How Many Chatbots Does it Take to Book an Uber?

Penny Ivison

One of the reasons doubters gave for assuming Uber wouldn’t work, was that ride-sharing essentially performs the same service as taxis.

But after people book with Uber once, it seems crazy to do it any other way. Not having to deal with a person when booking is a big part of the appeal. Taxi companies have since been forced to play catch up and offer apps that allow you to book in a similar way.

“By reducing the consideration of social nuances, the cognitive effort involved in the interaction is reduced. This favours our psychological preference for simplification.”*

Given the choice, many of us would reserve our cognitive efforts for things other than booking a ride.

Artificial Intelligence and chatbots have the potential to offer streamlining like this to the customers of a diverse range of Australian businesses. A chatbot doesn’t eliminate the need for the customer to use the business (or staff in many cases), it just simplifies the entry point.

“Bots, like the apps before them, aren’t a panacea. Bots won’t save your business or make you great if you don’t already care deeply about your customers. But bots can make it easier to interact with people in contexts that feel safe and familiar. If brands and companies seize the opportunity to meet people where they are in their own technological evolution, they’ll be rewarded with relationships that endure.” Chris Messina.

DiUS recently had the opportunity to bring chatbot nibby to life for leading Australian health insurer nib health funds (nib). Nibby lives on the nib website and its primary function is directing people to the right area of service before they speak to a consultant.

The main objective for nibby was reducing the amount of time wasted by contact centre staff on queries they couldn’t address. For example, international students need a specialised consultant, so it’s beneficial if they connect directly to that team. The secondary goal was to allow customers to self-fulfill where appropriate.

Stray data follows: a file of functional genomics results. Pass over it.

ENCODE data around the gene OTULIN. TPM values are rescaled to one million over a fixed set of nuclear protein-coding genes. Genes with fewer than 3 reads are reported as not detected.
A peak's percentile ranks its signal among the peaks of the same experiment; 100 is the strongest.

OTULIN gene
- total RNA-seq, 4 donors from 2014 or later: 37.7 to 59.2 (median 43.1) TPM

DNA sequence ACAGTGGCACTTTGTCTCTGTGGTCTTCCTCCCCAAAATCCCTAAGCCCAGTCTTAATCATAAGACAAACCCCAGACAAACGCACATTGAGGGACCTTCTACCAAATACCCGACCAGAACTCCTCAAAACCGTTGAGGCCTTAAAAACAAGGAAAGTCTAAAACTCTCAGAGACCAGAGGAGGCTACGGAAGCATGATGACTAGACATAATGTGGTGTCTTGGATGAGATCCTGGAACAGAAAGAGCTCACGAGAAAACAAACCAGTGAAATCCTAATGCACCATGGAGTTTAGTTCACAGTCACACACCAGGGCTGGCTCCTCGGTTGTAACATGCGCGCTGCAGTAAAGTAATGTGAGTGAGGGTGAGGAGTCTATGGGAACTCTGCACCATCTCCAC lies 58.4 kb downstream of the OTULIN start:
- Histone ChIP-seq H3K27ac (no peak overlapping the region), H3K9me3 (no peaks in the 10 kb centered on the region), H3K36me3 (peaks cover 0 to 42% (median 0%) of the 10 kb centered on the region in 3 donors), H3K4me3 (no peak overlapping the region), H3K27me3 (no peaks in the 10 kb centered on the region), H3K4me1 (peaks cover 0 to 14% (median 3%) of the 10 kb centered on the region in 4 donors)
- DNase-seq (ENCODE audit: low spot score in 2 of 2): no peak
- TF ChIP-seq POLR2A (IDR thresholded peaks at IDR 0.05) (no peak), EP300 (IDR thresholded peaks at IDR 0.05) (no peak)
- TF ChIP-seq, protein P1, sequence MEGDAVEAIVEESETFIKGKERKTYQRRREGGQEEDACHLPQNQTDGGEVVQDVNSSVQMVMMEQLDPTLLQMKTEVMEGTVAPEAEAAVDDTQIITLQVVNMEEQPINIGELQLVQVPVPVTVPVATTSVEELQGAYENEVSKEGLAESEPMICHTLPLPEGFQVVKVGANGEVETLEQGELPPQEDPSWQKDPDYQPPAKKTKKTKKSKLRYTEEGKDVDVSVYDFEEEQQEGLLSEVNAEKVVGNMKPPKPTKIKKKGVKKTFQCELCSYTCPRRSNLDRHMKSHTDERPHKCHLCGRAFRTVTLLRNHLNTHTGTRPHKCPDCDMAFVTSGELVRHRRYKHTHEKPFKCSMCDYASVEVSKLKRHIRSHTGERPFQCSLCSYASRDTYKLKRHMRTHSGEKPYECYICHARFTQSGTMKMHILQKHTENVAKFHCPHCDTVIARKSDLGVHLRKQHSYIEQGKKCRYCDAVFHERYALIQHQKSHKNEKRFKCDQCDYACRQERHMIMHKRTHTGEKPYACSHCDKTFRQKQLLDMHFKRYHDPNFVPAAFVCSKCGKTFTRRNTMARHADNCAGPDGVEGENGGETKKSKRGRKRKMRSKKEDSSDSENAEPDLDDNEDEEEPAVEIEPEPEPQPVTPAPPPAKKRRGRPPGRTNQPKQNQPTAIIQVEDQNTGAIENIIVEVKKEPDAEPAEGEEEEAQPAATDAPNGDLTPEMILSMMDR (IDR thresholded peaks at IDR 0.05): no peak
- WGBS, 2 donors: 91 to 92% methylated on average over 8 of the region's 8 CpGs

The decision was made to create the chatbot with Amazon Lex — the AWS service for building conversational interfaces for any applications using voice and text — as it would fulfill nib’s requirements. After discussions and a two-week proof of concept, the project went ahead.

Nibby went live four weeks later, with the project complete and handed over at ten weeks.

“Thanks to our partnership (with DiUS) we’ve been able to build nibby in a faster, more agile way which has reduced the operational complexity and the cost of running and managing the chatbot.” Brendan Mills, CIO, nib.

At handover, nibby was delivering 70% successful conversations and of those 26% were completed by nibby alone.

Mauricio Perez, DiUS Senior UX Consultant, puts this success down to team collaboration between the tech team, chat support staff at nib and DiUS.

“Even if a conversation is deemed successful, or fully completed by nibby, that doesn’t tell us what the user experience was like, so we tested this regularly from day one.”

Daryl Wilding-McBride, Head of Tech Horizons at DiUS, has been closely following developments in AI since completing his Master of Engineering Science focusing on Artificial Neural Networks and Speech Recognition in 1992:

“Back then we were just trying to get voice recognition to work. These days we get annoyed if Siri misses the odd word.”

Daryl (who is now completing his PHD in Deep Learning and Medical Biology) explained that recent advances in AI have been powered by Deep Learning, the evolution of those early neural networks. He said:

“Deep Learning is now state-of-the-art in perceptual tasks such as image understanding and natural language processing. These are key elements required for systems to take a significant leap in being proactively of service to the user. This change is already happening; as it progresses and moves into the mainstream people will see systems as valuable collaborators rather than reactive servants.”

He sees opportunities for Australian retailers to use AI to personalise the physical retail experience — much like what is currently experienced in online shopping. You could opt in to be recognised as a regular customer, have previous purchases inform your next visit and be able to compare all relevant products in one place.

But what really excites him is the potential to free up some space in our brains:

“If you think about the computing systems that we have been building as an industry over the last 30 years or so, they have become faster and prettier, but the cognitive burden on how to use them still rests with the user. With AI, that cognitive burden shifts from user to the system. These advances are going to mean that the system can perceive how it could be of service to you.”

DiUS is looking forward to supporting many more Australian businesses through their AI journey. Having grown our machine learning expertise since 2004, we are excited about the progression of technology that will underpin our big ideas.




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